3 Tips for a Successful Poetry Teatime – Written by Erin Vincent of Nourishing My Scholar
“Mama, can we have poetry teatime?”
My 10-year-old asked me this simple question, and I thought, why not? There was no reason to say no to such a delightful request.
She proceeded to set the table while I gathered our poetry books. She requested her favorite poem, “Tyger”, by William Blake. We discovered some sugar cookies in the fridge that needed to be baked and a box of snack cakes in the cupboard.
I asked my 15-year-old if he’d like to join us, and he agreed, though he did request some Edgar Allen Poe. I put the kettle on to boil and got out our musical teapot. We spent the next 45 minutes taking turns reading poetry.
The wafts of freshly baked cookies filled the air, and our teapot trilled a little tune every time we picked it up. That was our most recent poetry teatime, and I call that a homeschool win.
We’ve enjoyed the simplicity of poetry teatime for over ten years. Since then, we’ve discovered our favorite poetry books, snacks, and tea. There are no hard rules for poetry teatime.
However, you may find a few of these tips helpful.
3 Tips for a Successful Poetry Teatime
While poetry is beautiful and speaks to my soul on many levels, it’s not what initially hooked my kids. Nope. What got my kids loving poetry at first was the treats!
Whether it was a homemade dessert or a little Debbie cake out of the package, my kids love treats. Of course, my son was only five years old when we started having poetry teatime, so yummy snacks were an absolute must. Find what your kids love and present that along with the poetry.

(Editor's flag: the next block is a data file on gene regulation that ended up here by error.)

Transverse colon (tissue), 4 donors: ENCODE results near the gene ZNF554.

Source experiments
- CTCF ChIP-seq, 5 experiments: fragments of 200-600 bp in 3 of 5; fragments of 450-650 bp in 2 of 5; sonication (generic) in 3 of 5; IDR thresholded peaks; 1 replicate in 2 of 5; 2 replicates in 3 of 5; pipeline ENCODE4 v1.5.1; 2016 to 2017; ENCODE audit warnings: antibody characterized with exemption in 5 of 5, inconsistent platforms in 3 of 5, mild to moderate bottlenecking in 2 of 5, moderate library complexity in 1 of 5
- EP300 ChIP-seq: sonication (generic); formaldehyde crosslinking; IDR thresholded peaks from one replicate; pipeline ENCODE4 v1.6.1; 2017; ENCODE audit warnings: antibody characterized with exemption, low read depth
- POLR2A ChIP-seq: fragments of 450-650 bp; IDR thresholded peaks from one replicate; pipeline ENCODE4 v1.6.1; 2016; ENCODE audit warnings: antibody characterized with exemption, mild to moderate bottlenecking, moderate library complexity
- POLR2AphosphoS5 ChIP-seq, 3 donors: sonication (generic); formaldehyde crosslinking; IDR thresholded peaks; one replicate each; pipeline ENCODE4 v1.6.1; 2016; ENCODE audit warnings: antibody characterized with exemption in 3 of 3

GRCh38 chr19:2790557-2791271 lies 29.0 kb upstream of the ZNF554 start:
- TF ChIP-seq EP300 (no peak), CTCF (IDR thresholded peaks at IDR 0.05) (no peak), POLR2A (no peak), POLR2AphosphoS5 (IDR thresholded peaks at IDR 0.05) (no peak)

I read poetry, or we take turns reading until the treats and tea run out. Simple as that.
Then there is the tea. There is a wide range of tea, and experimenting with different types was fun. We discovered some we hated and others that we adored.
My son’s favorite is Bengal Spice with a splash of milk, while my daughter loves fruity teas. Sometimes we wouldn’t have tea at all, but hot chocolate or cider instead. How about a lemonade poetry teatime on a hot, sunny summer day?
Also, I never went out and bought a fancy tea set. Rather we’ve collected tea cups and teapots over the years from yard sales, thrift shops, etc.
We’ve gathered poetry books from bookstores, thrift stores, library sales, and many other places. If we see a new one at the library, we’ll check it out too. Many poetry books have crossed our threshold and made appearances at our teatimes, and we are better for them.
They have taught us much in the way of nature, seasons, love, and the human spirit. Not to mention imagery, patterns, and rhyming.
Poetry teatime doesn’t have to be planned. It can be as simple or as extravagant as you want to make it. Add a vase of flowers, a fancy table cloth or candles if you like.
Do it on a whim, when your children ask, or every Tuesday of the week. Whatever works for you is the best way. That’s the beauty in the freedom that homeschooling provides.
You can do whatever works for your family. Poetry teatime is coming together over a lovely table with tea, treats, and poetry, which helps bring a love of words and rhymes in a gentle way. Make it look and feel how you want it to look and feel, even poetry teatime.
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